Drums of Passion was actually released under the name "Michael" Olatunji but was later reissued under his own name. Poorly informed about his options, Olatunji also signed away his royalty rights, and in the end he earned little money from the record. He wrote music for the Broadway production of Lorraine Hansberry's acclaimed play, A Raisin in the Sun, but earned just $300 from that job. In 1961 he performed at inauguration ceremonies for U.S. President John F. Kennedy, and he released his second LP, Zungo! The following year, he was mentioned with other black icons, including King, in Bob Dylan's "I Shall Be Free." He was invited to perform at the African Pavilion of the 1964 New York World's Fair, and with money earned then he established the Olatunji Center for African Culture in Harlem a year later. There, Olatunji supplemented his income by teaching workshops in African music, dance, and language that were frequented by a new generation of jazz musicians in New York. The burgeoning "free jazz" movement incorporated African polyrhythms into its forms, and West African echoes became standard in new music from John Coltrane, Yusef Lateef, and Clark Terry, among others. Coltrane even dedicated a song, "Tunji," to Olatunji, and the last concert the avant-garde saxophonist gave before his death in 1967 was at the Olatunji Center. Rock musician Carlos Santana covered Olatunji's "Jin-Go-LoBa," first heard on Drums of Passion, under the title "Jingo," for his first single in 1969.

For the Record . . .

Born on April 7, 1927, in Ajido, Nigeria; died on April 6, 2003, in Salinas, CA; son of a fisherman; married; wife's name Amy Bush; children: sons Omotola and Niyi, daughters Folasade and Modupe. Education: Earned degree from Morehouse College, 1954; enrolled at the New York University Graduate School of Public Administration, mid-1950s.

Chorister in United African Methodist Church, Lagos, Nigeria, late 1940s; gave first African musical performance at Morehouse College, Atlanta, GA, 1953;
formed drum and dance group in New York City, c. 1955; performed at Radio City Music Hall, 1957; signed to Columbia Records; released first album, Drums of Passion, 1959; composed music for the Broadway production of A Raisin in the Sun ; performed at the African
Pavilion, New York World's Fair, 1964; founded Olatunji Center for African Culture, Harlem, NY, 1965; taught workshops and classes there in African music and culture; taught at the Esalen Institute in Big Sur, CA, and at
the Omega Institute in Rhinebeck, NY, 1970s; signed to Rykodisc, 1986; formed Planet Drum ensemble with Mickey Hart, Flora Purim, and others, released self-titled LP, 1991.

Awards: Grammy Award, Best World Music Album (with Mickey Hart) for Planet Drum, 1991.

Gave Drumming Seminars

Olatunji continued to release records on the Columbia label for a few years in the 1960s, but he still struggled financially. He even thought about moving back to Nigeria at one point. But his influence in the counter-culture deepened, heightened by a new interest in traditional drumming as a path to spiritual self-awareness, and he found extra work teaching at the Esalen Institute in Big Sur, California. He also taught at the Omega Institute in Rhinebeck, New York. "Drums are for communication, for socialization and, most importantly, for healing," he explained to Austin American-Statesman journalist Michael Point. In the 1980s he gave more than 2,000 performances across American college campuses and abroad as well. His links to Morehouse helped revive his career in 1986, when fellow alumnus Bill Lee introduced him to his son, a young filmmaker named Spike, who hired Olatunji to score part of his groundbreaking 1986 feature-film debut, She's Gotta Have It.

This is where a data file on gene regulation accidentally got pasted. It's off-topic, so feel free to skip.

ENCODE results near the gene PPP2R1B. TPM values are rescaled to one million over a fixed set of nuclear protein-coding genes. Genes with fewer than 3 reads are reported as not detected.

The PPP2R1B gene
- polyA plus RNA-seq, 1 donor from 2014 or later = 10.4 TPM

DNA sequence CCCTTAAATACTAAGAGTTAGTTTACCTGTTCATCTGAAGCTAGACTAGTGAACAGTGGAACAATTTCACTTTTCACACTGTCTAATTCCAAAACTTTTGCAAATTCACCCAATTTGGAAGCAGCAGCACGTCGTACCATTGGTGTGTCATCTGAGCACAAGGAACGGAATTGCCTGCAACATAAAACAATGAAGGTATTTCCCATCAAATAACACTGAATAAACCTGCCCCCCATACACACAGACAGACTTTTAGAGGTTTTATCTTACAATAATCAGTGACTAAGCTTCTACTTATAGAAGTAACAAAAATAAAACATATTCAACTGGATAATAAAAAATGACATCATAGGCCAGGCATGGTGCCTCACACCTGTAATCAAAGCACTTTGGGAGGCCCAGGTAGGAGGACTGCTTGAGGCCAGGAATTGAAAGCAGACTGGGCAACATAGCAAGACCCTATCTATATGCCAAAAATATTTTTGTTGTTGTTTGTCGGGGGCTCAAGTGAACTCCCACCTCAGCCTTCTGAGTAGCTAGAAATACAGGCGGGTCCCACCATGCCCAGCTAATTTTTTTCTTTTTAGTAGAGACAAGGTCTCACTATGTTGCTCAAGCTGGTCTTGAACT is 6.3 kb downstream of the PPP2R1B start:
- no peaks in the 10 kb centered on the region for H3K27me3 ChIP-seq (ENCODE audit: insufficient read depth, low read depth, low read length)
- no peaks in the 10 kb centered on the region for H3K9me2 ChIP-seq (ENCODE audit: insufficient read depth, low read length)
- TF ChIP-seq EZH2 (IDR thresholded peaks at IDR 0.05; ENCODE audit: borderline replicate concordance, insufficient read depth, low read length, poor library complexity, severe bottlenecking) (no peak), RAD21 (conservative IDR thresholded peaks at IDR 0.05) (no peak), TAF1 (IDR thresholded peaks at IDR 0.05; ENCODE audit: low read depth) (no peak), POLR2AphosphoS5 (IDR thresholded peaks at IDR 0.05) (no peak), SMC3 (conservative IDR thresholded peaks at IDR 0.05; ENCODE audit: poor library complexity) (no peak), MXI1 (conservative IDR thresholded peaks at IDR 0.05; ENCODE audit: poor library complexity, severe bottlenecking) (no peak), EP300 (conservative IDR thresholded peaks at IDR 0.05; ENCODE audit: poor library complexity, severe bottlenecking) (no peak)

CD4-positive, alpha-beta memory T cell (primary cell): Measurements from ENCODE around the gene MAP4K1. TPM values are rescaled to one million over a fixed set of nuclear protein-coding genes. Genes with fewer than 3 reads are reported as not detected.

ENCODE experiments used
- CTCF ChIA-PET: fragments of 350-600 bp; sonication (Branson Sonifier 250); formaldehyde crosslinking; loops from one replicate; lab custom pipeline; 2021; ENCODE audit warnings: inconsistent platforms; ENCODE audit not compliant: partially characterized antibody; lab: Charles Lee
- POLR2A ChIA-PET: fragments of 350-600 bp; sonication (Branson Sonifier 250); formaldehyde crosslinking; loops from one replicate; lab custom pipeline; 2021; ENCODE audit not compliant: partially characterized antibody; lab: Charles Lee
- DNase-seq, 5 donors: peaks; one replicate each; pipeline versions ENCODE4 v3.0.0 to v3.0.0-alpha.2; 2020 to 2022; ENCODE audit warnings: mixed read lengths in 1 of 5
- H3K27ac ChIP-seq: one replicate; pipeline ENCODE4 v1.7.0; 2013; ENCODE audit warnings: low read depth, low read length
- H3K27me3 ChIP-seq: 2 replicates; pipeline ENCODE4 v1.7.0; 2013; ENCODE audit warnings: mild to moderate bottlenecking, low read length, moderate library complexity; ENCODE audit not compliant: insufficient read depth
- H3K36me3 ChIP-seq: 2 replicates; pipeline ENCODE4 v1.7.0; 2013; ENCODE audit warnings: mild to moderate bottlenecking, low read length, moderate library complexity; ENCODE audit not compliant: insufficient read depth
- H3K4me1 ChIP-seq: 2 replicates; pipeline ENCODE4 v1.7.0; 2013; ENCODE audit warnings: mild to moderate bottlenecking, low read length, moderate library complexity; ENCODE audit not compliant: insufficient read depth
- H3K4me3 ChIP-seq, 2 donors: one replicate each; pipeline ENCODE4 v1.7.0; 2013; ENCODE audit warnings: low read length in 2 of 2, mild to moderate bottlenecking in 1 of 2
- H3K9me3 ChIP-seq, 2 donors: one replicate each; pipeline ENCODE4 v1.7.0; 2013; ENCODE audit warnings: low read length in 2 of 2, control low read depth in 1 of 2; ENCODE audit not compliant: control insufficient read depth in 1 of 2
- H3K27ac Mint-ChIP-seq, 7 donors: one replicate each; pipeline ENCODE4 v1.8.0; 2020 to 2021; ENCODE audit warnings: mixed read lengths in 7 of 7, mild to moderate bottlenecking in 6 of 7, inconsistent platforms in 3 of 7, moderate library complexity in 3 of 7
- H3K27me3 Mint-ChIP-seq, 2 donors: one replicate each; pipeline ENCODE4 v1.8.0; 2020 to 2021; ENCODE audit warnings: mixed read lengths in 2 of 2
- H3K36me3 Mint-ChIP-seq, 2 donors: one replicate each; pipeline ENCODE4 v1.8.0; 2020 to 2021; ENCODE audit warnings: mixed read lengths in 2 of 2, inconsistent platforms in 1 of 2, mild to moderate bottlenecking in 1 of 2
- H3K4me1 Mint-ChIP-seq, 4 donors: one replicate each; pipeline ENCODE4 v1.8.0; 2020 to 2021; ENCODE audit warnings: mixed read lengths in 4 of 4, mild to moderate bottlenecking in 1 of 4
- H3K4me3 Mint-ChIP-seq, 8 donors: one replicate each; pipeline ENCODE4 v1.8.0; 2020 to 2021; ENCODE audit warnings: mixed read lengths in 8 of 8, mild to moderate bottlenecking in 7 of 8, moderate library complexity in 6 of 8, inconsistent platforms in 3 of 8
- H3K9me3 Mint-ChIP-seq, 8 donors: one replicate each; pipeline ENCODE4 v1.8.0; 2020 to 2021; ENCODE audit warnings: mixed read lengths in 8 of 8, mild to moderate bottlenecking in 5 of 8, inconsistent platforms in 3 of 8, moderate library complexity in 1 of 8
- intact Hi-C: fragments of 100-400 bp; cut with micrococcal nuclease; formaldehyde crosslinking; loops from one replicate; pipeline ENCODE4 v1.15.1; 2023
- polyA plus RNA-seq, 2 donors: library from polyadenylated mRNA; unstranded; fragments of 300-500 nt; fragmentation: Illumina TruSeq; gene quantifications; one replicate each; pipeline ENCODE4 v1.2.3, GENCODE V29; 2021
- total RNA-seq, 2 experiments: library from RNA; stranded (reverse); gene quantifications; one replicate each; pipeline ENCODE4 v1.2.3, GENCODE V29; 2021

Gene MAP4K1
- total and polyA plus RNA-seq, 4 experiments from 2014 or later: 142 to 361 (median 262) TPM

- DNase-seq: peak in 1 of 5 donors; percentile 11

That same year, the Rykodisc label signed Olatunji, and he began releasing records such as 1988's Drums of Passion: The Invocation. Another link to his past surfaced in the form of Grateful Dead drummer Mickey Hart, who had been a student at a Long Island school that Olatunji visited in the 1960s as part of his educational-outreach work with the Center for African Culture. Hart was fascinated by Olatunji's traditional drums, and in 1991 the pair teamed to form the ensemble Planet Drum. Bringing Brazilian vocalist Flora Purim and a host of other world musicians on board, they recorded an eponymous debut that won the Grammy Award for World Music in 1991.

Elder Statesman of World Music

Olatunji's last studio release was Love Drum Talk for the Chesky label in 1997. He continued to tour extensively, taking with him a group of dancers, musicians, and singers that performed under the name Drums of Passion. They sang in Yoruba and performed traditional West African dances in distinctive raffia costumes. One of his four children, daughter Modupe, was a member of the troupe, as were some of his seven grandchildren. He declared to the Star-Ledger 's Kanzler that he was still an ardent believer in the power of music, and that society was ignoring deeper issues that brought violence and misery to so many lives. "I want to put drums in the hands of young people instead of guns," he told the paper in 1999.

Olatunji was hospitalized because of his diabetes in 2001. He finished work on a new studio album, Healing Session, in 2003, just weeks before he died. The tribute to Olatunji in Sing Out! also mentioned the "rhythm is the soul of life" credo, and Dorsett remarked that "he was right long before most of us knew it."

Selected discography

Drums of Passion, Columbia, 1959; reissued, Sony, 2002.

Zungo!, Columbia, 1961.

More Drums of Passion, Columbia, 1966.

Drums of Passion: The Invocation, Rykodisc, 1988.

Drums of Passion: The Beat, Rykodisc, 1989.

(With Mickey Hart) Planet Drum, Rykodisc, 1991.

Drums of Passion: Celebrate Freedom, Justice & Peace, Rykodisc, 1993.

Love Drum Talk, Chesky, 1997.

Healing Session, Narada, 2003.



Contemporary Black Biography, Volume 36, Gale, 2002.


Atlanta Journal-Constitution, June 24, 1999, p. E10.

Austin American-Statesman, February 10, 1996, p. E11.

Guardian (London, England), April 11, 2003, p. 29.

Houston Chronicle, April 22, 1996, p. 1.

New York Times, April 9, 2003, p. D8.

Sing Out!, Summer 2003, p. 219.

Star-Ledger (Newark, NJ), June 18, 1999, p. 41.

St. Louis Post-Dispatch, June 5, 1998, p. E1.

Times (London, England), April 12, 2003, p. 43.

Carol Brennan